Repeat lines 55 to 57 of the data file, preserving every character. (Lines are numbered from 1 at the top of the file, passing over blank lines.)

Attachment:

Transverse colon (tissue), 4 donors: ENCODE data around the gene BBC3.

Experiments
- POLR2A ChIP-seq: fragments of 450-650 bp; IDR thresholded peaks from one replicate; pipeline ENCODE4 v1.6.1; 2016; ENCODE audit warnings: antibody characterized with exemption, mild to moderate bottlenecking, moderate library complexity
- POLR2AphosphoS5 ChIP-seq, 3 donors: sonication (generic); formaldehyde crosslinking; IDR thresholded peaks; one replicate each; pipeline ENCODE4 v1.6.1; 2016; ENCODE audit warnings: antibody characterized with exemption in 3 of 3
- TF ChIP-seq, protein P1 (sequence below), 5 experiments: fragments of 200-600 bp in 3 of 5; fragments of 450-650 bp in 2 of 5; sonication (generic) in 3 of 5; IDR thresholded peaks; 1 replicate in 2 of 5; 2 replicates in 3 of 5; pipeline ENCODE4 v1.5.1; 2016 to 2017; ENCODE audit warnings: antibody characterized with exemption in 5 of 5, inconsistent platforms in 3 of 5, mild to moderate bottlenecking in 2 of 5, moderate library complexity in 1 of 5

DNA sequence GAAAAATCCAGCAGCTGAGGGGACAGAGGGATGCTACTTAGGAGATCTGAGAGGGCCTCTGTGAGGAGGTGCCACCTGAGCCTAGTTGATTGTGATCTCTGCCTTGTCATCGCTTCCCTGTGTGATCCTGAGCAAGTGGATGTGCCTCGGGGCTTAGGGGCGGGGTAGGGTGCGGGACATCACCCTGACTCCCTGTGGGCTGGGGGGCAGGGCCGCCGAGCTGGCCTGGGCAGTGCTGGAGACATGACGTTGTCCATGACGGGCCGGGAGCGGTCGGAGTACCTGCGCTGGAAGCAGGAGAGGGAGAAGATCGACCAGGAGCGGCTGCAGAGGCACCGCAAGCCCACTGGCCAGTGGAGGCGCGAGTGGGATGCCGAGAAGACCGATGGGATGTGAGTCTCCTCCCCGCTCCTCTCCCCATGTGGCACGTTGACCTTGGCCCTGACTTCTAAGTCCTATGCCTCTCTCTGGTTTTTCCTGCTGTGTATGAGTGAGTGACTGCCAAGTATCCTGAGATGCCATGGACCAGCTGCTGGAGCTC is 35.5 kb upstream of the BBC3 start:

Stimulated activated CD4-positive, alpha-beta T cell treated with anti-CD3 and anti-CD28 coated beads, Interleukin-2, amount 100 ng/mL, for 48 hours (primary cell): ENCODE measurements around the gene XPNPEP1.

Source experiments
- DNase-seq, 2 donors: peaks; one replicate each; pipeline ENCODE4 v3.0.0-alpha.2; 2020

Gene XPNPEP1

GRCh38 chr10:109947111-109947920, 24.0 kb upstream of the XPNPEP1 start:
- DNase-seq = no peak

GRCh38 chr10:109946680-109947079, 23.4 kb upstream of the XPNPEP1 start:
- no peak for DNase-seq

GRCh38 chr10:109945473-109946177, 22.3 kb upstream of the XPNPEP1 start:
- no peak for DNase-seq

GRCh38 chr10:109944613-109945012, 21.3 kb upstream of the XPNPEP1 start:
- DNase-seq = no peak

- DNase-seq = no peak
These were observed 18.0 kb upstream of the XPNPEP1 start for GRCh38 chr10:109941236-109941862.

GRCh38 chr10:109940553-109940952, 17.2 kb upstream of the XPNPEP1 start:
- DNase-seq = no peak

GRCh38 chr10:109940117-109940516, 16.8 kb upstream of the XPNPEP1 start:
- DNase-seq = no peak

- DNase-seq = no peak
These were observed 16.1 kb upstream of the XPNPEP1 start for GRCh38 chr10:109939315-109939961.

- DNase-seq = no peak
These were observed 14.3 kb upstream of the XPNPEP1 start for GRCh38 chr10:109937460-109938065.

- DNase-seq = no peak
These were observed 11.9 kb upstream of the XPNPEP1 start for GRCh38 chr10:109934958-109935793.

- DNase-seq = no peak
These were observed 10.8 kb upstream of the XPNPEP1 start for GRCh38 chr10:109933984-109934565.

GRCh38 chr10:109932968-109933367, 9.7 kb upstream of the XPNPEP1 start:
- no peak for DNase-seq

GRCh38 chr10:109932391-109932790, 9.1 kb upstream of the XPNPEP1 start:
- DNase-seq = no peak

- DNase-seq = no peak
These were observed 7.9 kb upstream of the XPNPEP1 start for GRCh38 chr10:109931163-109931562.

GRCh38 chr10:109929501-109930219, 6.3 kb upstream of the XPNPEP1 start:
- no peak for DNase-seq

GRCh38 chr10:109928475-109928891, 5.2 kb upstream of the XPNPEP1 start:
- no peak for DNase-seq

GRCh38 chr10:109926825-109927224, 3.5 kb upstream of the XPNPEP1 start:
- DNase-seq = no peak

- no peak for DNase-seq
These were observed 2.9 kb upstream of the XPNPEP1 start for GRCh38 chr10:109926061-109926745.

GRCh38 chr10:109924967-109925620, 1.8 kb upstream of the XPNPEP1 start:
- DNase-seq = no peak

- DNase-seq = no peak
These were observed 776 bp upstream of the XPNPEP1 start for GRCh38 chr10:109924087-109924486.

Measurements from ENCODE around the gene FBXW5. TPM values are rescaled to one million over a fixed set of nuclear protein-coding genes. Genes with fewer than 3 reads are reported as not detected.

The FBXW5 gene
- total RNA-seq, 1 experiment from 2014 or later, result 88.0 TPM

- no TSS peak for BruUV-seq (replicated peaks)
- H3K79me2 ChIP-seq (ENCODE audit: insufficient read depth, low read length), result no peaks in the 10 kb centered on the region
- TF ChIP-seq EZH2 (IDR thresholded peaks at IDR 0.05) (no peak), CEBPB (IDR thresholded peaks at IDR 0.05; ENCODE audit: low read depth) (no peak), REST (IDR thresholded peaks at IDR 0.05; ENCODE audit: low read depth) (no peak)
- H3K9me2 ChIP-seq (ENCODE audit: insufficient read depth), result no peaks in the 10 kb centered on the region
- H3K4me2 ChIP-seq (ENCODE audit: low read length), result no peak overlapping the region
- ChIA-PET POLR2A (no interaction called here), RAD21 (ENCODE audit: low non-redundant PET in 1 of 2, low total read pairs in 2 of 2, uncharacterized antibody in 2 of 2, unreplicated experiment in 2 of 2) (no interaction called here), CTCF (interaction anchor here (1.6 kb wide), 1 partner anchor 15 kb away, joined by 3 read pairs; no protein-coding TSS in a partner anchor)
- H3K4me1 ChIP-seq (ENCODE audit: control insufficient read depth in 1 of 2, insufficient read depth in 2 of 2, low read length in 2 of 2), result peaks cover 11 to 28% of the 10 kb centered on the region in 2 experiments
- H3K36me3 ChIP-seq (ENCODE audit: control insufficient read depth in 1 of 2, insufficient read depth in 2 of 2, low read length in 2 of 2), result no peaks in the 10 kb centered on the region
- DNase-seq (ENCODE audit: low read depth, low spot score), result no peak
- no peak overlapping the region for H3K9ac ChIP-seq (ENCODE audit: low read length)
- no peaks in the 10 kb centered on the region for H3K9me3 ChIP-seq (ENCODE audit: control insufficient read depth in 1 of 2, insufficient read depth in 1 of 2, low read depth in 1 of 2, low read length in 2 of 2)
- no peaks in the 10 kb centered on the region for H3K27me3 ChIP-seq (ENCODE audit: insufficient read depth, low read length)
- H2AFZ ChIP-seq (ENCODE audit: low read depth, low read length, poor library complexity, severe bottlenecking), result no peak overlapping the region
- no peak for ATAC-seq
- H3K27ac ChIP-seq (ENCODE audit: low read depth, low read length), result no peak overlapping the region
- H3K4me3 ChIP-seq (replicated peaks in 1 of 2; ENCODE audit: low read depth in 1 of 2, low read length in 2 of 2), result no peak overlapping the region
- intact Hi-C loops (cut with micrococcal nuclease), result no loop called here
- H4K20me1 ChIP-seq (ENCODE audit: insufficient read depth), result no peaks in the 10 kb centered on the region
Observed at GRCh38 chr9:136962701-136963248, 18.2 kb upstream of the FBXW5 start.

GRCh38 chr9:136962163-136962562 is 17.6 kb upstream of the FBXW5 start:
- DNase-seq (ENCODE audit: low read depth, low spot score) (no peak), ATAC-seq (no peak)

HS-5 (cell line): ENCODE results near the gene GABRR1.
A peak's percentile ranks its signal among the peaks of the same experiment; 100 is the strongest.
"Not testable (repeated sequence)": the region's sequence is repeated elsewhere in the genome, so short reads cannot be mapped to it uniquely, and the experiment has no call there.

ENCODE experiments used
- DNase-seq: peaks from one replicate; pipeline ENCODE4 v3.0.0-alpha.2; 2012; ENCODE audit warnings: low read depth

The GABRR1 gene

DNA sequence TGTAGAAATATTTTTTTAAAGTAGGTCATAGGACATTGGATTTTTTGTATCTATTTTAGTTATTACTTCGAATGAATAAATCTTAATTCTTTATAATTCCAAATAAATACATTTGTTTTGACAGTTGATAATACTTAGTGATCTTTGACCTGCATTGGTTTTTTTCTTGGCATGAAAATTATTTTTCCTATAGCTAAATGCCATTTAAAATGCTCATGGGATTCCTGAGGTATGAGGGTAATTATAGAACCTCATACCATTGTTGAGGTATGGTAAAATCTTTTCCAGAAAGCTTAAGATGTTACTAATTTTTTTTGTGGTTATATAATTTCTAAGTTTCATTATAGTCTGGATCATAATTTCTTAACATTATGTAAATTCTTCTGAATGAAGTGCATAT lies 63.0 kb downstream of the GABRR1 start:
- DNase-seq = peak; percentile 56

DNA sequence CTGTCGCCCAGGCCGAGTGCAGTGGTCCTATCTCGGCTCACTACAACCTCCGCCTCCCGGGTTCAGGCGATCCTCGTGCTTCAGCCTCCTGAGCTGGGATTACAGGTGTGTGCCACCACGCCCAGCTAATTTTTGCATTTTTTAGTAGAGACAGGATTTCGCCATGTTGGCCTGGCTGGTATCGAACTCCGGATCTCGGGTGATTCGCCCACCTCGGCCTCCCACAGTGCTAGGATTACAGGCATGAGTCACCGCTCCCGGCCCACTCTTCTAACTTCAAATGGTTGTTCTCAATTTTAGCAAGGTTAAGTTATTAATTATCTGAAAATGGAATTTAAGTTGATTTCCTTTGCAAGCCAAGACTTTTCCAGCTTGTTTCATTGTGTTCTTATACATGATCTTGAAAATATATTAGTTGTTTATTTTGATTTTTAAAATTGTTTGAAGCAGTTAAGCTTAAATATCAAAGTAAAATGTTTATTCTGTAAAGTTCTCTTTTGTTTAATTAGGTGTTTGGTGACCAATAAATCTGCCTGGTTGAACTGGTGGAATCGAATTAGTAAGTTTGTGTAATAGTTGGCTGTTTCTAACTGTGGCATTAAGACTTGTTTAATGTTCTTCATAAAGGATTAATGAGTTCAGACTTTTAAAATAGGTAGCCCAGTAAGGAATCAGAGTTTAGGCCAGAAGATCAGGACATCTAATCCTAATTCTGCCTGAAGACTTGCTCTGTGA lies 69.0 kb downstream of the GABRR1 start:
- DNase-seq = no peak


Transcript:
- H3K79me2 ChIP-seq (ENCODE audit: insufficient read depth, low read length), result no peaks in the 10 kb centered on the region
- TF ChIP-seq EZH2 (IDR thresholded peaks at IDR 0.05) (no peak), CEBPB (IDR thresholded peaks at IDR 0.05; ENCODE audit: low read depth) (no peak), REST (IDR thresholded peaks at IDR 0.05; ENCODE audit: low read depth) (no peak)
- H3K9me2 ChIP-seq (ENCODE audit: insufficient read depth), result no peaks in the 10 kb centered on the region